Part 10. Queen

The year is 1740 and a mysterious figure arrives in the court of Louis XV. Baron Frederique Von Mercury is an artist, musician and alchemist of some considerable reputation. He has travelled widely, lived amongst many different peoples and claims to speak over 200 languages. His three friends are all equally remarkable gentlemen: the celebrated physician Roget Taylor, astrologer and philosopher Dr Byron May and 'Deacy', a man of considerable intellect with a passion for contriving devices from bits of tin and springs and elastic bands and stuff.

Collectively they travel under the name Queen but who are these mystical figures? Where do they come from? And is there any truth to the rumours that they are over five hundred years old and can count history's most powerful men amongst their closest acquaintances? One thing is certain: they delight the court with their whimsical songs and their many wild and exotic talents. Baron Mercury rapidly earns a reputation as a fascinating conversationalist and it is often said that he can talk the hind legs off a donkey - a trick he performs many times at dinner, until popular opinion decrees that this is cruel to donkeys and inconvenient for the poor sods who have to drag the befuddled and legless creatures out of the dining room.

Roget Taylor, on the other hand, causes quite a stir by compiling a reference book of synonyms although he feels that the book is incomplete as he never managed to find another word for 'thesaurus'. Dr May, it is rumoured, had personally cast a horoscope for none other than Gallileo, which predicted that an unexpected relationship was on the horizon, his lucky number was nine and that Tuesday would be a good day to do the Fandango. Deaky, meanwhile, claims to have taught Vivaldi to play the spoons, a move which exerts considerable influence over the future development of European classical music.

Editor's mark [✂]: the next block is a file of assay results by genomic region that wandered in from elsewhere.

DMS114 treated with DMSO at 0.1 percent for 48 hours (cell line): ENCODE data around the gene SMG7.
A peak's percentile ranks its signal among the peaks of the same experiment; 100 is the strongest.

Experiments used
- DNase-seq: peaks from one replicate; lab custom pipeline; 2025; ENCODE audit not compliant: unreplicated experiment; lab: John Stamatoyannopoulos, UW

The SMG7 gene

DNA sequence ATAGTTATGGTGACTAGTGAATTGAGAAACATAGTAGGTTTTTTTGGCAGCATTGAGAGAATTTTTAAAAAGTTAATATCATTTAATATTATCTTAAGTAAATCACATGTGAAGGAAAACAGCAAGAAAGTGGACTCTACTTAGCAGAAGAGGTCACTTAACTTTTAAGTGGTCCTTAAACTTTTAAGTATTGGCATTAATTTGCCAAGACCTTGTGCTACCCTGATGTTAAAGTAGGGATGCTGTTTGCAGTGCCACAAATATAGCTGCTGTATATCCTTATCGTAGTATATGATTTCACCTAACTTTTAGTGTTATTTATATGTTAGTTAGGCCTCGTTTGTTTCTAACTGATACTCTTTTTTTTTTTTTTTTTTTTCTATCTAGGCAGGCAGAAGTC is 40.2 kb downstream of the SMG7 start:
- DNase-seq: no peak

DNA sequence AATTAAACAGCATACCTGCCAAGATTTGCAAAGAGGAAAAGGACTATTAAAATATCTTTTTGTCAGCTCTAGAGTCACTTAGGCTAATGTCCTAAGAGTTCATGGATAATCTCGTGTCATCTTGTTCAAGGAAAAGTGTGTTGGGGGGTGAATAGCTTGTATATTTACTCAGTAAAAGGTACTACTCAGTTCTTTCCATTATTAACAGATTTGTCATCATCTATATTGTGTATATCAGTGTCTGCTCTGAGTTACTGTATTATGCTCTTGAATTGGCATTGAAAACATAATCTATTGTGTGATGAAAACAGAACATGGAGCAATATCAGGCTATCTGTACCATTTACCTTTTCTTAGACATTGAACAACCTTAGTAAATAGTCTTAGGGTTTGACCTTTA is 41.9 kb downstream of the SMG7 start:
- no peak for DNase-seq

But there are also dark mutterings of a more sinister nature. For example, it is alleged that Baron Mercury had assassinated the French King Henry IV and had afterwards confessed to his mother that he had just killed a man. Perhaps such unsavoury rumours are the reason they never stay in one place for very long. They arrive in a swirl of publicity, whip up a cyclone of excitement, then move on leaving nothing behind but faded t-shirts, dog-eared souvenir programmes and other assorted items of official merchandise.

For today's musicologists, piecing together their movements is not easy, although we do know that the band have cropped up at regular intervals over the last few centuries. Here is a moderately amusing and lazily written list of those appearances:

Yeah, lists are easy. Anyhow, in 1970 Queen discovered spandex and black nail varnish and astonished a whole new generation. But are we any closer to knowing where they came from? A cabalistic cult from the middle ages? Maybe. Pioneering geniuses from the age of enlightenment? Possibly. Immortal warriors from another world struggling to reach the time of The Gathering? Almost certainly not. My money's on Dagenham.

None of this is true, by the way.

Ricky Stratocaster would like to announce that he is withdrawing from this year's 'Who Can Eat the Most Pickled Eggs' competition in Taunton following a gullet strain.

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